Harvard’s Cass Sunstein recently complained that conservatives’ slippery-slope arguments about the left’s latest push to codify and enforce radical equality are intellectually “lazy.”  Sunstein and his followers give the example of conservative opposition to gay marriage, which often includes the observation that “the Supreme Court shouldn’t force states to recognize same-sex marriages because, if it does, it will have to require states to recognize polygamous marriages,” or allow humans to wed animals.  Rick Santorum still catches heat because of his 2003 comment that marriage is between a man and a woman and “not, you know, man on child, man on dog, or whatever the case may be.”  The left is always quick to attack when animals are mentioned and smartly points out that a human-animal union is impossible under the law because, duh, animals aren’t persons and can’t consent to marital bliss with a human.

The left’s elite opinionmakers need to be careful in poking fun at slippery-slope arguments on human-animal unions.  After all, the liberal vanguard is far out in front of the army and is winning battles for the recognition of animal personhood.

Just a few months ago, an Argentinian court held that an orangutan is a “person” and thus was being illegally detained in a Buenos Aires zoo.  The ruling came after an animal-rights organization filed a petition and demanded that “Sandra” be released to live in an ape sanctuary.  Basking in the victory, Sandra’s lawyer beat his chest and averred that the decision “opens the way not only for other Great Apes, but also for other sentient beings which are unfairly and arbitrarily deprived of their liberty in zoos, circuses, water parks and scientific laboratories.”

Similar suits are under way in the United States.  A New York trial court recently denied a petition for a writ of habeas corpus sought by the Nonhuman Rights Project (“NhRP”) on behalf of a chimpanzee named Tommy.  The chimp currently resides with his owner in Johnstown, New York.

In Anglo-American history a writ of habeas corpus ad subjiciendum is a legal mechanism requiring that the custodian of a prisoner bring the prisoner before the court for a determination of the lawfulness of his incarceration.  While bills of rights serve as guideposts for the people to monitor government infringements on their liberties, the “Great Writ” provides a mechanism by which a person can challenge a loss of personal freedom.  The Framers of the Constitution had such high regard for habeas corpus that it is one of the few direct safeguards of liberty enshrined in the actual document.

In seeking a writ for Tommy in state court, the NhRP argued that, because chimps possess complex cognitive abilities such as “autonomy and self-determination,” these “are sufficient for personhood for the purpose of a common law writ of habeas corpus, as a matter of liberty, equality, or both.”

“Not long ago, people generally agreed that human slaves could not be legal persons, but were simply the property of their owners,” NhRP attorney Steven M. Wise said when initiating the action.  “We will assert, based on clear scientific evidence, that it’s time to take the next step and recognize that these nonhuman animals cannot continue to be exploited as the property of their human ‘owners.’”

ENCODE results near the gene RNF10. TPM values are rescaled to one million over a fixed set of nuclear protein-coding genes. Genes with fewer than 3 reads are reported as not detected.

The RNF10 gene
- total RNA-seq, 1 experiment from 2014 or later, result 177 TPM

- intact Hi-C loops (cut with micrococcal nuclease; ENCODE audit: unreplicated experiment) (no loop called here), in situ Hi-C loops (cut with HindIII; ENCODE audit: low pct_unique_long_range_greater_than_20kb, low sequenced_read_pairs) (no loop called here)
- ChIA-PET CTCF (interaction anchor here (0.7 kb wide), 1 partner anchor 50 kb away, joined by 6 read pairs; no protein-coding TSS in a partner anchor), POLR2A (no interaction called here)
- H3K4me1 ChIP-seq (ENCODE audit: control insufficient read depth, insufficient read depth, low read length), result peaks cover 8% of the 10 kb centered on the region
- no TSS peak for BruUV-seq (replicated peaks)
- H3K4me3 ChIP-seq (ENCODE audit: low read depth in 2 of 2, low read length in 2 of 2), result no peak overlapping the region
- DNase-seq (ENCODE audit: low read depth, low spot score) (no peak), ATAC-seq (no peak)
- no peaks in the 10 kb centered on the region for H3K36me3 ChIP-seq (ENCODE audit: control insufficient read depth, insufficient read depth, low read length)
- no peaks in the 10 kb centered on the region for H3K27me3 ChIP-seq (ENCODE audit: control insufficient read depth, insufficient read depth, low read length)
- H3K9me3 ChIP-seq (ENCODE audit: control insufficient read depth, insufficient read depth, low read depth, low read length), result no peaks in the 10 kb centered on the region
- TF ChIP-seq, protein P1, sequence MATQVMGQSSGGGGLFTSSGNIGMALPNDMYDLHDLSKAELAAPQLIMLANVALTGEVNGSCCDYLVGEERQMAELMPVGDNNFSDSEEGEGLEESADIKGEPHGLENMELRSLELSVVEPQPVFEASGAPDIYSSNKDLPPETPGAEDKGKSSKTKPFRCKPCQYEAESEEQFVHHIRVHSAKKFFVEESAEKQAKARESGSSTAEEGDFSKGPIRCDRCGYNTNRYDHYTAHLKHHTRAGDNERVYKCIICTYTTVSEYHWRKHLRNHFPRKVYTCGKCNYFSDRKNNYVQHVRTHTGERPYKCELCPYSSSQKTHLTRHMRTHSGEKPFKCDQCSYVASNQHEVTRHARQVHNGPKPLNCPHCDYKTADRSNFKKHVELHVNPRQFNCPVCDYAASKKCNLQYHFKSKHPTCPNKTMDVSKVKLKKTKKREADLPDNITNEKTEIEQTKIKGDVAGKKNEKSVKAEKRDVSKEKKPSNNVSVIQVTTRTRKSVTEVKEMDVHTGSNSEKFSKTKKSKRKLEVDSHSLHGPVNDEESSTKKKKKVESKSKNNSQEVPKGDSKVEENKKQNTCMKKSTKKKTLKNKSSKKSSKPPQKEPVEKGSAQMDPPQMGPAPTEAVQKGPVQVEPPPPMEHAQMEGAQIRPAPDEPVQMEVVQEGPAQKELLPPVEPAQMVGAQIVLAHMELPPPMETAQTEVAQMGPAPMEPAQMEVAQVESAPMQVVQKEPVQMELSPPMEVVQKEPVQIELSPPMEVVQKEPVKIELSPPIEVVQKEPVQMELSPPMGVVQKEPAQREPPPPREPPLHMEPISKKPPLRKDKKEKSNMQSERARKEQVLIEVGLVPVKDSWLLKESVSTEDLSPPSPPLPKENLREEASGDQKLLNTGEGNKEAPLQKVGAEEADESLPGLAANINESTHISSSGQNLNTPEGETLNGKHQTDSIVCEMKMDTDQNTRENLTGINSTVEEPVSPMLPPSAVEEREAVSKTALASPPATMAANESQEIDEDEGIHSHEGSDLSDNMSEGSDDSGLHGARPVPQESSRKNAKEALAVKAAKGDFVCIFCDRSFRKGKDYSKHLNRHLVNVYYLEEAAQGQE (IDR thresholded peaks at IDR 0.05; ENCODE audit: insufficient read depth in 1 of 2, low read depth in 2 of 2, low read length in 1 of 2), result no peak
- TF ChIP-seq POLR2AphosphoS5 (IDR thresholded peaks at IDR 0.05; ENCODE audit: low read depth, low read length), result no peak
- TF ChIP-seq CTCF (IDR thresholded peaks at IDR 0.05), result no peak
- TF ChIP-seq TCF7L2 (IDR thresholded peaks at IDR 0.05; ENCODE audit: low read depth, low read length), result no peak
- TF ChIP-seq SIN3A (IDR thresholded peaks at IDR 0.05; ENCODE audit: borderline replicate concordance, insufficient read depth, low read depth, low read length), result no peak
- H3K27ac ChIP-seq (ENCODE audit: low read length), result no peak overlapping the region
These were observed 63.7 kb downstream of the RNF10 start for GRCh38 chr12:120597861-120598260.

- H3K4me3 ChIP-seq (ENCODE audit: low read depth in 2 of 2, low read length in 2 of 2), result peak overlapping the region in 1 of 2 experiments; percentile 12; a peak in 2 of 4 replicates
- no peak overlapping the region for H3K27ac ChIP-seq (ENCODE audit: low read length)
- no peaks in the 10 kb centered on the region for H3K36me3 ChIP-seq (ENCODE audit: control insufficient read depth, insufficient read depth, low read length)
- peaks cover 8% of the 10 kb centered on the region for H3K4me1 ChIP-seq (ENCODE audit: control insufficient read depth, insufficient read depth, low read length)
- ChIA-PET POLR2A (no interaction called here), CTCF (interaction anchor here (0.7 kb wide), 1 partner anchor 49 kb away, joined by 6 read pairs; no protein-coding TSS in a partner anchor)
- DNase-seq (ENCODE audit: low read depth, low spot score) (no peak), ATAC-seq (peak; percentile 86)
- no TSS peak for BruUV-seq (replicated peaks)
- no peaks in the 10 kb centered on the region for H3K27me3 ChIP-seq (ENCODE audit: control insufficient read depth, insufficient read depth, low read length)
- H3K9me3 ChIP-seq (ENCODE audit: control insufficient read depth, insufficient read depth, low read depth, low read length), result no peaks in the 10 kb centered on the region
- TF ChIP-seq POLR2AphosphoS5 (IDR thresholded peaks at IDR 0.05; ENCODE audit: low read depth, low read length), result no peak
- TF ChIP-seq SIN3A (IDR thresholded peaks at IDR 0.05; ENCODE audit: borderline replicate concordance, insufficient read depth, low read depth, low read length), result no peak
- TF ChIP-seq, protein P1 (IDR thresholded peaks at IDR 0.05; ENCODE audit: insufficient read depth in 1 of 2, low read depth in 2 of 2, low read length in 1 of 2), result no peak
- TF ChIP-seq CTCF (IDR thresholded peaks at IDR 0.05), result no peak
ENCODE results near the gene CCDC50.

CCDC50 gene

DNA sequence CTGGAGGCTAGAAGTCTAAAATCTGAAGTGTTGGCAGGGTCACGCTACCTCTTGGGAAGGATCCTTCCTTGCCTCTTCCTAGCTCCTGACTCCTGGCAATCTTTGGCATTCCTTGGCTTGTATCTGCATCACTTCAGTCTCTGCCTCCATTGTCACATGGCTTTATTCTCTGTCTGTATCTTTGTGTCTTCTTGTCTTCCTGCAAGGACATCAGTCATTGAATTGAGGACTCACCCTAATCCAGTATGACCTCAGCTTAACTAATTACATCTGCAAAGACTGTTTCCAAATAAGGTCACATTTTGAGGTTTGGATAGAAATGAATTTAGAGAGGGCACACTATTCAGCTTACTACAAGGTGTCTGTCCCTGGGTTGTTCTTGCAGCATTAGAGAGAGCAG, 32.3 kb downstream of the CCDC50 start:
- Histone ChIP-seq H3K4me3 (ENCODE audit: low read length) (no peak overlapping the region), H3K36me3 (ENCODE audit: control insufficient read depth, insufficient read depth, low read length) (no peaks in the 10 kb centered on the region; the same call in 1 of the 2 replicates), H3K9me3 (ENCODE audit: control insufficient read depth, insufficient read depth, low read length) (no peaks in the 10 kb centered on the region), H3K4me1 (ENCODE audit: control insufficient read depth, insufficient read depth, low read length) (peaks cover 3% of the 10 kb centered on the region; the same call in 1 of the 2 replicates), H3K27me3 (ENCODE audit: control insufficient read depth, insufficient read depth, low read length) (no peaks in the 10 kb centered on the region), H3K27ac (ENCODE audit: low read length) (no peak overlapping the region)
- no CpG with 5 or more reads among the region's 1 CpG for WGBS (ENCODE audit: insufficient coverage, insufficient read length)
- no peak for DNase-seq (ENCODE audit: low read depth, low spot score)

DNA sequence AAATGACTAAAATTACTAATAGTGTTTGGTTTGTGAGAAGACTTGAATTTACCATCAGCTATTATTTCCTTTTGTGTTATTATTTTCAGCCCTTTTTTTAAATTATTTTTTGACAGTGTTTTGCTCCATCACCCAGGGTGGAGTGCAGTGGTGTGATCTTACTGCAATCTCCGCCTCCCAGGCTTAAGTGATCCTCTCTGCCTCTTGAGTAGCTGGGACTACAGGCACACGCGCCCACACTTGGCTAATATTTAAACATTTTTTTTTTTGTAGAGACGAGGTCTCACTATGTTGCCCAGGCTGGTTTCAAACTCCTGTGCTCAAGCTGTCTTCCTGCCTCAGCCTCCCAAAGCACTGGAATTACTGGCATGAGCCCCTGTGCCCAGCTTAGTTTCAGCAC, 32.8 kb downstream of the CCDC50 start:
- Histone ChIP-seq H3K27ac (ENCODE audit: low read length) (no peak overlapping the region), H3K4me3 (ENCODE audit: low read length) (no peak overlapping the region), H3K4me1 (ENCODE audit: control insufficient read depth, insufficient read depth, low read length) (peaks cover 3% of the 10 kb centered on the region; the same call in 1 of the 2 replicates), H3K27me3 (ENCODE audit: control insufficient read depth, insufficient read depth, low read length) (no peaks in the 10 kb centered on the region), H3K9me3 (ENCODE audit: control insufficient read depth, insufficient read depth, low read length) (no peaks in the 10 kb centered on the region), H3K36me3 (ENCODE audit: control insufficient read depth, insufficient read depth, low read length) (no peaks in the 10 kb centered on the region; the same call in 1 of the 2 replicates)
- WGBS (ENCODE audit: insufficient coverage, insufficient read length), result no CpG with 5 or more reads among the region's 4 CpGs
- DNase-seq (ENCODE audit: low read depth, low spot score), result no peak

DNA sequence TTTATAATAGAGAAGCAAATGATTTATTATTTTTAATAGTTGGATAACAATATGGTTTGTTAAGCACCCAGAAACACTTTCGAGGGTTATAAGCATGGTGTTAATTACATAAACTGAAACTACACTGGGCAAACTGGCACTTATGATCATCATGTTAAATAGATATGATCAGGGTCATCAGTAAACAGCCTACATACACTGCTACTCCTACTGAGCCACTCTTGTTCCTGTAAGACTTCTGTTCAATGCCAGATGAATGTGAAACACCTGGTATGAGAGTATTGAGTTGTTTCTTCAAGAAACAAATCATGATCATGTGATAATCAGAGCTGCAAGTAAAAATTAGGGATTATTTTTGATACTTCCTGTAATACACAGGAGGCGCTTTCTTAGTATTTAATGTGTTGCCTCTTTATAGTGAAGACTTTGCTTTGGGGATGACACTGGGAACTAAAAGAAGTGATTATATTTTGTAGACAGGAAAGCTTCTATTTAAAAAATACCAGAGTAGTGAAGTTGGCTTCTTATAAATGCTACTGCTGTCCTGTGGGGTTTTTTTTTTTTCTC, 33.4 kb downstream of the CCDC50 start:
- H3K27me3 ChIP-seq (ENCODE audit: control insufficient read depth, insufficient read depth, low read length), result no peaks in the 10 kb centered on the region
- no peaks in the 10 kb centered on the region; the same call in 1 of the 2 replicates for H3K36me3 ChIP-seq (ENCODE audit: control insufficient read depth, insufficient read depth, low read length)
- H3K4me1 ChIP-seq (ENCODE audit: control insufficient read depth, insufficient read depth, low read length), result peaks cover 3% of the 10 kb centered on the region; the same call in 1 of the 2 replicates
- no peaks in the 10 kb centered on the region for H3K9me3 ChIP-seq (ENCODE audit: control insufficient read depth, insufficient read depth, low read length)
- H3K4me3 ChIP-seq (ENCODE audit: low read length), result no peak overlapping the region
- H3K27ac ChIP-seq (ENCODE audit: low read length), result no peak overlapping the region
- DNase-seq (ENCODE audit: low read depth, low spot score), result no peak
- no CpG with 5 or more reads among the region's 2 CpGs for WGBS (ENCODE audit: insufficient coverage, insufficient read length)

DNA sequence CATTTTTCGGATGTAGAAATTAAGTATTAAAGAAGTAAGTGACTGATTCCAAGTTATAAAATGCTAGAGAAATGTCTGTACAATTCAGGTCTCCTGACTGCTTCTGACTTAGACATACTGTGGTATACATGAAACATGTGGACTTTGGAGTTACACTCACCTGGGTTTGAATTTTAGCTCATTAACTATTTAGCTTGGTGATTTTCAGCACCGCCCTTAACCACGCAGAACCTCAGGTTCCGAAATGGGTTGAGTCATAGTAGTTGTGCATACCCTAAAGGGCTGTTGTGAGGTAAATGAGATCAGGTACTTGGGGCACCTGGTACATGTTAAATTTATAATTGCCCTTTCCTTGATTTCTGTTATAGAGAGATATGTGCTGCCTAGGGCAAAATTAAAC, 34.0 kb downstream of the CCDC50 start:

During oral argument, Wise conceded that Tommy’s owners were not in violation of any federal or state statutes concerning the possession or care of wild animals.  He claimed that the statutes were barbaric and said “it is the job of common law courts, in appropriate circumstances, to make both law and public policy.”  Wise seemed disappointed when the court suggested that the proper way to change public policy would be to lobby the legislature or to elect new members who share the NhRP’s view.

In denying the writ, the court pointed out the obvious: No animal has ever been explicitly considered a person capable of asserting rights for the purpose of state or federal law.  It then fell back on social-contract theory and appealed to the historical connection between rights and societal obligations.  “Unlike human beings,” the court observed, “chimpanzees cannot bear any legal duties, submit to societal responsibilities or be held legally accountable for their actions.”

In better days, a court would have simply asserted that human beings are made in the image of God.  In other words, God chose to give humans dominion over the Creation as His stewards, undershepherds, or subregents (Genesis 1:28).  Tommy is part of the Creation over which we humans have dominion.  We are charged to rule rightly and judge over the Creation—doing our best as fallen men to imitate God’s perfect attributes.  While Tommy deserves good stewards, he cannot be considered a person.

As the appeals process goes forward and other suits are filed by the NhRP, don’t be surprised if some American judge or panel of judges eventually buys the personhood argument and pushes the banner of equality further.  The NhRP claims that it just wants Tommy moved to an ape sanctuary as Sandra was, and that the implications of personhood end in the habeas corpus arena.  Sure . . .

Of course, it would be intellectually “lazy” to forecast wedding bells for Tommy or some other simian.  But we already are so far down the slope of radical equality that the terrain is unrecognizable, and the turns come up rather quickly.